You can duck, jump, morph, shoot or fly, but no matter what level you are on or what game you are playing, you will not be able to avoid Gov. David Paterson.
The governor's proposed tax on downloadable content has videogame aficionados questioning the wisdom behind jacking up the price of what many consider a source of relaxation.
In January, Paterson announced an executive budget that attempts to curb what he labeled the largest budget deficit in state history. The amount of cuts represents a $1.7 billion shortfall in the current fiscal year, as well as a $13.7 billion deficit in the 2009-2010 budget year.
Paterson is proposing a series of taxes that include an 18 percent tax on non-diet sodas and soft drinks nicknamed "the obesity tax;" a tax on cable and satellite TV and radio services; a tax on personal services, such as salon services, massages and credit rating services; an increased tax on wine; as well as an increased tax on luxury goods.
If you are the type of person who drinks diet soda, never buys luxury items and hasn't gotten a haircut in years, the governor's tax proposals would probably not affect you.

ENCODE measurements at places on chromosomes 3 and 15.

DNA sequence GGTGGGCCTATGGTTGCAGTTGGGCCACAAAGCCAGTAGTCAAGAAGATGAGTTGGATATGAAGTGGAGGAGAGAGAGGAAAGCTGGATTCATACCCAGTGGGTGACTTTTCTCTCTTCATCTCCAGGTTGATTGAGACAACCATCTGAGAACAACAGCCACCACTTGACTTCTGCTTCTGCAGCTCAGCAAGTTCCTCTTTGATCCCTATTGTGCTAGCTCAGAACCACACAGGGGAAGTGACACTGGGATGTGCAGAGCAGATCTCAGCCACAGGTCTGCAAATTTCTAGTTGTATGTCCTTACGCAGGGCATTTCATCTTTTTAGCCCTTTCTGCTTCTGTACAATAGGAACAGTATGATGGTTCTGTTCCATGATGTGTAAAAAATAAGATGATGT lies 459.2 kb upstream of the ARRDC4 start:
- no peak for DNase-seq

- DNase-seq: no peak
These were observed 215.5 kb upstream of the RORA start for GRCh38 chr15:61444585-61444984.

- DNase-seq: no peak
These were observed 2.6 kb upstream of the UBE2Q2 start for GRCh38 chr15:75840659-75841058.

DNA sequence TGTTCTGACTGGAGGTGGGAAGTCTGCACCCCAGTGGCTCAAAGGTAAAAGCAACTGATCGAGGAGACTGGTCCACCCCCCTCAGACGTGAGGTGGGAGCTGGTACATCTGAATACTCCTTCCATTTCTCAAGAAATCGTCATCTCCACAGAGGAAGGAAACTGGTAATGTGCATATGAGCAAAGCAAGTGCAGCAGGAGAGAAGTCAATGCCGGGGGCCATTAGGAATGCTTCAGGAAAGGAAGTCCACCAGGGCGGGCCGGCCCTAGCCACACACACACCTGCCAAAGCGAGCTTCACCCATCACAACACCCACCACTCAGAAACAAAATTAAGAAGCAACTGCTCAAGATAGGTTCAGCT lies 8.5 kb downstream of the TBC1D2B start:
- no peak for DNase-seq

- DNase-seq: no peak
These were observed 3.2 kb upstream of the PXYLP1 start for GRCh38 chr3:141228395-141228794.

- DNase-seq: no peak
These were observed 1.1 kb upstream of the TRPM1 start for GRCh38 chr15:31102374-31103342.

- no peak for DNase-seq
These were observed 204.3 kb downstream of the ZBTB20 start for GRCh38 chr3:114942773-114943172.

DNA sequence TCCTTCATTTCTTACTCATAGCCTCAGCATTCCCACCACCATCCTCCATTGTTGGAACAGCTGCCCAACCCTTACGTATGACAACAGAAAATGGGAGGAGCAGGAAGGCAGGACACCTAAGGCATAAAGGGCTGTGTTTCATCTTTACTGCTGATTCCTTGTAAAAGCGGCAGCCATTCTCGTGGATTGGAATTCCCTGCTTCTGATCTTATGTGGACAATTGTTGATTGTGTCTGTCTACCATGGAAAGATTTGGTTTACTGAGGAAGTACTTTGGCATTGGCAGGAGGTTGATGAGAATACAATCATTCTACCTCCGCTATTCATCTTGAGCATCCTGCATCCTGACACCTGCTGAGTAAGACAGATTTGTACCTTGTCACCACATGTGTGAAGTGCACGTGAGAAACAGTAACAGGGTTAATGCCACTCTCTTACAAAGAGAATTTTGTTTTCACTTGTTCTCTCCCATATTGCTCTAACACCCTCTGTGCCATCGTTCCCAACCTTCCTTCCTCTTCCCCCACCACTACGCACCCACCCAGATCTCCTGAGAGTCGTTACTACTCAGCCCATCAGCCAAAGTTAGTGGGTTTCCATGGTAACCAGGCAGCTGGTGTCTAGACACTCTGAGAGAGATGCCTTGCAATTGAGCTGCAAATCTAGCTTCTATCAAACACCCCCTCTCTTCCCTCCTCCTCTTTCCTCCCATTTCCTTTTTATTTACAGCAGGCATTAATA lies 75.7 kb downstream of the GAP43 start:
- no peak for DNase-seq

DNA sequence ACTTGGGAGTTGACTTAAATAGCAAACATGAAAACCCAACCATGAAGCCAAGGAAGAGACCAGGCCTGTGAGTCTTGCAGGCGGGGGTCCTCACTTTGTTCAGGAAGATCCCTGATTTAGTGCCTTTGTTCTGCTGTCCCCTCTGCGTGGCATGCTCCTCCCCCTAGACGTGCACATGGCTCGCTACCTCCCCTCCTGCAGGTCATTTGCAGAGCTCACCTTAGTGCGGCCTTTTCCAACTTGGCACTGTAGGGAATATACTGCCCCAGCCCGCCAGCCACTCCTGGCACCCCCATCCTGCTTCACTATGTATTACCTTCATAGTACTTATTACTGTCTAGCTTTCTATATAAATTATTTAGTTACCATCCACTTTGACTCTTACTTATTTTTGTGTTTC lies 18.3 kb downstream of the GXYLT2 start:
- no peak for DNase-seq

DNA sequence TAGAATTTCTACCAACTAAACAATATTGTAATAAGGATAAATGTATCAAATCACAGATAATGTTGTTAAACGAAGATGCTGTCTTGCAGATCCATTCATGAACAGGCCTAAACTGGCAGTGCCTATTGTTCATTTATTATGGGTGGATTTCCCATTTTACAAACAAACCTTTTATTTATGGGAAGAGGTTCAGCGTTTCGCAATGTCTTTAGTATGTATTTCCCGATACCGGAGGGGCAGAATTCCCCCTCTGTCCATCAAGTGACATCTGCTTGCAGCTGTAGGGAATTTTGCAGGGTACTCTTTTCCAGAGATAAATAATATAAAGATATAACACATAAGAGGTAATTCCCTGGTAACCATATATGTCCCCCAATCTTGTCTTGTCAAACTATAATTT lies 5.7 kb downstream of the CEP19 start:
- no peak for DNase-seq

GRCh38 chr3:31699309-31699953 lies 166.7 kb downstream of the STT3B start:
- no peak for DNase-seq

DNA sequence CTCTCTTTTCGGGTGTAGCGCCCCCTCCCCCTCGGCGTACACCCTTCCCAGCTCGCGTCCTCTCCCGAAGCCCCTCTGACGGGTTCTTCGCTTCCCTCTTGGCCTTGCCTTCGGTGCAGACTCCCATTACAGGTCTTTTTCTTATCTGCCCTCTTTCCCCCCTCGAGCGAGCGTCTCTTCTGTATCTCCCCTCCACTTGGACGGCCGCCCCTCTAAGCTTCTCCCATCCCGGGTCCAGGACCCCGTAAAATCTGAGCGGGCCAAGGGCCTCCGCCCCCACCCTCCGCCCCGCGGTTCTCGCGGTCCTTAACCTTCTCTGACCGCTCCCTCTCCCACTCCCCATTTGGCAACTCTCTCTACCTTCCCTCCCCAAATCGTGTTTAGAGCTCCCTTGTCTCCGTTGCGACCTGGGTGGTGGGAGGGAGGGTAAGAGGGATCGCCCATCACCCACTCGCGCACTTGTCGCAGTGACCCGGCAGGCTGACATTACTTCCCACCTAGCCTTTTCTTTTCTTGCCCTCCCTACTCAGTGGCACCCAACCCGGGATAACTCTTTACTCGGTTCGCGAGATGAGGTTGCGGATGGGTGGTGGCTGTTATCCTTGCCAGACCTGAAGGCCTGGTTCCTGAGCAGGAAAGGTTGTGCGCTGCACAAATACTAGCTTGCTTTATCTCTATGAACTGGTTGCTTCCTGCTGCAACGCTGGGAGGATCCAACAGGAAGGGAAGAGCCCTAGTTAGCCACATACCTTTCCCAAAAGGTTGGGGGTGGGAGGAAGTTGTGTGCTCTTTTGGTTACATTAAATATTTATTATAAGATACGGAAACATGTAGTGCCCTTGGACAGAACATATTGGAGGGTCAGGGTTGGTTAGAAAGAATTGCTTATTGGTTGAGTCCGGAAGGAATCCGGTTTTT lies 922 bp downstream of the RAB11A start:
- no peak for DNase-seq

Unless, of course, you are a sucker for your Wii.
Should the governor's budget pass as proposed, both state and local sales taxes would be imposed on purchases of prewritten software, digital audio, audio-visual and text files, digital photographs, games and other electronically delivered entertainment services.
In other words, taxes would be applied to all songs downloaded on iTunes, game demos and add-ons for the PlayStation systems, and possibly even the ring tones and wallpaper photos that are currently downloadable for a few dollars.
In Paterson's description of the tax, he said, "With the passage of this bill, a book, song, album or movie would be subject to sales tax no matter if it was bought at a brick-and-mortar store or downloaded online."